Be Wrong to Be Right

You can turn around a problem customer by agreeing with them so much that you go beyond what they even think. Agree with them so much that they drop their attitude of frustration. “You’re absolutely right, Mrs. Miller, and in fact zero of that kind of behavior is ever acceptable. I’m really glad you told me because we do not allow that at XYZ Home Contracting and I need to know about it if it ever happens. I’m also going to make sure that your issue is absolutely taken care of.” Think of it like psychological judo. Instead of offering resistance, which is only going to make the customer more angry and forceful, us the momentum of their argument in your emotional favor by winning them over with an unexpectedly large amount of agreement. Tell them that you want to also use this as a training or educational moment for your fellow employees. If you play your cards right, some of today’s most difficult customers will be tomorrow’s best customers.

Maintain Emotional Control

Put simply, if the customer is going crazy we cannot. We need to really be in control, which especially means never yelling at a customer or having emotional outbursts. With today’s social media, the effects of such could be extra disastrous. I always try to give my friendship unconditionally to my customer and think of them like a young child. When a young child cries you might want to yell, but he or she probably just wants a hug and that would calm them down. So give your customer a verbal hug, which shows that you care enough. When you get angry, you’re starting to make the problem about yourself and the problem’s not about you, it’s about the customer’s needs and expectations and the service your home contracting company provided. Usually when a customer calls to complain, they will return to your business if you handle them and their problem well.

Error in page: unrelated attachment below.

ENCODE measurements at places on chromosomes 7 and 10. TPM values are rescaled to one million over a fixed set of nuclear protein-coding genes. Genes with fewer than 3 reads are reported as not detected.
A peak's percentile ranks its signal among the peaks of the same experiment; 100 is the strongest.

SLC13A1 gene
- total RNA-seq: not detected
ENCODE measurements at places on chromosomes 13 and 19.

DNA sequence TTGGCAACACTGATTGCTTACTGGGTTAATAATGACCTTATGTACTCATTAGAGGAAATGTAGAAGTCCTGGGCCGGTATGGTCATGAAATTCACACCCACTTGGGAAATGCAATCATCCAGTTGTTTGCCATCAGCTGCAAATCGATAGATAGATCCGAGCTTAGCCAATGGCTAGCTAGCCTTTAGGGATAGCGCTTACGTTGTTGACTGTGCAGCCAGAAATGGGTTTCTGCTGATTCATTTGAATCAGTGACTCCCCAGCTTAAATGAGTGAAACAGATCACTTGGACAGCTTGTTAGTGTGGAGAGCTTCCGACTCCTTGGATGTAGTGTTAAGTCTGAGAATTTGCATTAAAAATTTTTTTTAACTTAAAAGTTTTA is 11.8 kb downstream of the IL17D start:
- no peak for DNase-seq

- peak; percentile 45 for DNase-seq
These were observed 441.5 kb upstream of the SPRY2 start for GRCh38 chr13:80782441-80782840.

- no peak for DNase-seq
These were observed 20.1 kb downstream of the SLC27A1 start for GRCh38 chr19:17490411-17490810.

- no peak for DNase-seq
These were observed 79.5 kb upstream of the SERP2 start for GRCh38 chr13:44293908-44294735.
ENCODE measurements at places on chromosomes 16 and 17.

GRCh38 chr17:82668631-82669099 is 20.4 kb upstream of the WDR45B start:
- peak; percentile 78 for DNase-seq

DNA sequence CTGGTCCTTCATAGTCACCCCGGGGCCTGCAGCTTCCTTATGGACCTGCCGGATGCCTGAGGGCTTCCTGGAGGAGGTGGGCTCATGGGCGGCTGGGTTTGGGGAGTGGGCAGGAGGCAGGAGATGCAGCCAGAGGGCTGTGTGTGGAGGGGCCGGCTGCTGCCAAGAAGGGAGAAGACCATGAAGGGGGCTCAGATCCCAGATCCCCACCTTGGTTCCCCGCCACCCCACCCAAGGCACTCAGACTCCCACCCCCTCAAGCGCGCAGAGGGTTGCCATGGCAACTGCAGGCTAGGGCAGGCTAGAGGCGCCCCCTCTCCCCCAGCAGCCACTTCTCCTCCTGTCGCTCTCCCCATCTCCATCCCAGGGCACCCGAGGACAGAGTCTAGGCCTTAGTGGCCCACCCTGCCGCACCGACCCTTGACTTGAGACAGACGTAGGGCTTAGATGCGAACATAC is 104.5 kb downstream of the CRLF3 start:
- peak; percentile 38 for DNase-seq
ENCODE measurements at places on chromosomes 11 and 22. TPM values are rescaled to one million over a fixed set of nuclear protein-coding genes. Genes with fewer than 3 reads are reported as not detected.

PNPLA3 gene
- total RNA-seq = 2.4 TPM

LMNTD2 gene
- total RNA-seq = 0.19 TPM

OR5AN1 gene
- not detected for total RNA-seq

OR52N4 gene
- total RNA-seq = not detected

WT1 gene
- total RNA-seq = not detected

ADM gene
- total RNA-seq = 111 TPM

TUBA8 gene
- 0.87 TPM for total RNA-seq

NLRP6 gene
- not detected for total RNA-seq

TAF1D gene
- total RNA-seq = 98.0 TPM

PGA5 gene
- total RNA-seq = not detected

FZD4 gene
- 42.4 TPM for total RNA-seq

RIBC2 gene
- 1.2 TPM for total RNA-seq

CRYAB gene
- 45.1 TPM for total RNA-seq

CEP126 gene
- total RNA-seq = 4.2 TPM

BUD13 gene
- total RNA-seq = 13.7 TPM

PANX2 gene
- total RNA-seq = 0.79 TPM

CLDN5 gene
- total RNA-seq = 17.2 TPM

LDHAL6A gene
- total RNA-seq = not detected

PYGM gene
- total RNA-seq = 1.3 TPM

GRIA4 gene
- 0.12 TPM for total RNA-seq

Take It Professional, Not Personal

Taking it personally is telling the customer that YOU are the one being harmed or damaged, and it is by what they are saying. The customer doesn’t know you, has probably never seen you and probably would be quite nice and polite if you met them in any other situation. But they’re calling in a state of agitation and frustration because of a thing that is inconveniencing their lives and making them feel ripped off, and to them you’re just a part of the machinery that has done them wrong. To be an exemplary customer service professional in the home contracting industry, you have to release your need to be accepted by people. The only person who should be judging whether you’re doing a good job or not is YOU, looking in the mirror. When I handle customers for my home contracting business, I’m going to give you value whether you’re angry at me or not. If you remain in a frame of mind of not taking it personally at all when handling an angry customer, you might even get a quiet “Thank you” at the end of the call.

For more tips like these, attend the next Total Immersion Service Sales Summit in Los Angeles or live streaming online.